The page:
Trade as elixir for poverty
Poverty is prevalent in the world, but it is a pandemic in Nigeria. Just this month (April), the IMF/World Bank Spring meeting ended with a resolution to end extreme poverty by 2030. This to many of us is too far off. It should be sooner. Several timelines for attainment of benefits to the lower class seem to be moving. We have the Millennium Development Goals (MDGs (for 2015), the vision 2020 and now Extreme poverty eradication by 2030? Less we forget, there was a Vision 2010.
One overlooked solution to poverty is business or trade. You can call it entrepreneurship. This applies to the unemployed, under-employed or economically ambitious. I recall vividly growing up and seeing my mother (late Dr. Mrs. Jessie Ukamaka Onogwuwe Akpodiete), an American PhD holder, also engaging in international trade to supplement her income as a Lecturer at the then College of Education, Abraka. In fact, as a pre-teen I blushed when I was sent to deliver perfume & female underwear to some beautiful female students on campus. The point is that I understood the importance of trade as a necessity for economic empowerment, even for those in academia. Even my grandmother (Late Mrs. Grace Anupu Onogwuwe) used to allow me hawk okra (and other petty items) for her whenever I visited her in Obi-Iduhor because she also realized that customers patronized me because I was a cute white looking (okay “oyibo”) boy.
Giving our teeming unemployed youths, we should embrace trade as a panacea to poverty or an elixir for it. In that vein, I decided to honour an invitation to attend another trade conference and listen to the keynote address by the Minister of Industry, Trade & Investment, Dr. Olusegun Aganga. Specifically, I attended the 6th National Council on Industry, Trade & Investment (NCITI 06) Annual Conference, which was held at the Premier Hotel, Mokola Hill in Ibadan, Oyo State, from Monday, April 22 to Friday, April 26, 2013.
The conference was spearheaded by the Federal Ministry of Industry, Trade & Investment. Recently, His Excellency President Goodluck Ebele Jonathan, GCFR, approved the change of name of the ministry by adding “industry” to it, apparently to stress the dearth of industry in the country. The theme of the conference was “Industrialization as the Driver of Economic Development, Revenue Diversification & Wealth Creation.”
You cannot listen to the Honourable Minister without being impressed by his intellect and passion for his work. In his keynote address, Dr. Aganga stated emphatically that trade was a great tool for economic upliftment as that “money is in our DNA as Nigerians.”
The last conference was held in Minna, Niger State and this year's conference was on the heels of the recently released poverty statistics and IMF/World Bank meeting. Some of the memoranda submitted at this year's conference were very encouraging. The “Buy Made in Nigeria” campaign that was started in 2009, has been resuscitated by the present administration, who realized that it would help reduce poverty. States like Kano have already aggressively come onboard. The New media campaign is “Buy Naija, Create jobs.”
Another great development was a Nigerian Industrial revolution roadmap. We learnt that the “Ministry has developed a National Industrial Revolution Plan (NIRP) which is a strategic holistic integrated road map that will fast track the industrialization of the economy and bring about job opportunities, wealth creation and sustainable economic development to the country.”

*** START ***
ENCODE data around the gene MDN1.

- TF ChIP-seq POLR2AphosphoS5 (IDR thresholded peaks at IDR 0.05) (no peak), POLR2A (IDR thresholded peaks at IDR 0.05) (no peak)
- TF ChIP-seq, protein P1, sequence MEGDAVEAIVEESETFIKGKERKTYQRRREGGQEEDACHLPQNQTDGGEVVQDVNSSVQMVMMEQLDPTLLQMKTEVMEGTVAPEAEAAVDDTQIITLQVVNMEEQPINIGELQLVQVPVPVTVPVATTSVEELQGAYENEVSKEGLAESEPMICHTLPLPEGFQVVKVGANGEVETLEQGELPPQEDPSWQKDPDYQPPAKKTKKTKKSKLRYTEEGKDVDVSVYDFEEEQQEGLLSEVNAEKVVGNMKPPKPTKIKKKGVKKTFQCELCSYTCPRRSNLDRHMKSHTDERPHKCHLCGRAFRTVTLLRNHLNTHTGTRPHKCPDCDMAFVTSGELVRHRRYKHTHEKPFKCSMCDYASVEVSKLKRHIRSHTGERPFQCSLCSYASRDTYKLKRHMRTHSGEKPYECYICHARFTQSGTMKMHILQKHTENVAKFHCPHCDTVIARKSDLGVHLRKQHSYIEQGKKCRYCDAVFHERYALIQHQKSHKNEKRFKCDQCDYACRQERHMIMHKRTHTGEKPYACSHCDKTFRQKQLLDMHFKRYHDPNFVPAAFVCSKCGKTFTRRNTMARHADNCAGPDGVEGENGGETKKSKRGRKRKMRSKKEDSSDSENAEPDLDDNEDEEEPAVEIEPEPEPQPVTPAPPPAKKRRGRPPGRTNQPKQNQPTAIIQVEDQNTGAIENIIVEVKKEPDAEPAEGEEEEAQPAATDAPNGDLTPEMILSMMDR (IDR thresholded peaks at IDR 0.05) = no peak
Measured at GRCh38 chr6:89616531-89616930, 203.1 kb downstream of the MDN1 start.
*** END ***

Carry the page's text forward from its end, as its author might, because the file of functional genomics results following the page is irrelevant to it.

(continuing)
One of the memos presented was by UNIDO, a specialized agency of the United Nations with the mandate to promote and accelerate sustainable industrial development. “UNIDO-NIGERIA Country Programme for 2013-2016 is aimed at reducing poverty through competitive and sustainable industrialization.”
The report of the technical session and several presenters emphasized that clearly insecurity is also tied to economics. Better stated, the poor are more susceptible to exploitation by people who want to use them as terrorists or for other vices. You rarely see rich men's children involved in terrorism, kidnapping, armed robbery or ballot box snatching. Election thuggery is less attractive when your belly is full and you have a reliable & dignified source of income. This is where trade comes into play. Let me echo the words of Governor Ajimobi, that we place too much emphasis on paper qualification. We should stress skills acquisition that must include rudiments of buying & selling and budgeting & bookkeeping.
The recent figures coming from the National Bureau of Statistics shows that over 42 million Nigerians are jobless, with a majority of the unemployed being graduates that have completed their National Youth Service. Some of the unemployed graduate should be encouraged to go into business, especially trade.
There is an expression that an idle mind is the devil playground. Therefore, a bored youth is an attractive tool in the hands of evildoers. A word is enough for the wise.
Dividends of democracy are more than giving handouts to the indigent villagers, but should include trickling down of benefits from an industrialized trade system.
Another adage is that “give me fish and I will eat today. Teach me to fish and I will eat fish forever.”
Prof Alex O. Atawa-Akpodiete is an author, Computer Scientist, Educator, Consultant, lawyer, Political Analyst, Public affair analyst & Social commentator. He has a Doctorate degree in Jurisprudence from the US. He has lectured Law, Ethics and Security & Intelligence Studies at the University level here in Nigeria and US. He also writes for a state daily newspaper & national monthly journal. He currently divides his time between Nigeria and USA where he runs a PR and an international capacity-building firm ATAWA GROUP. Contact him on 08138391661 or [email protected] He is also on Facebook and Twitter.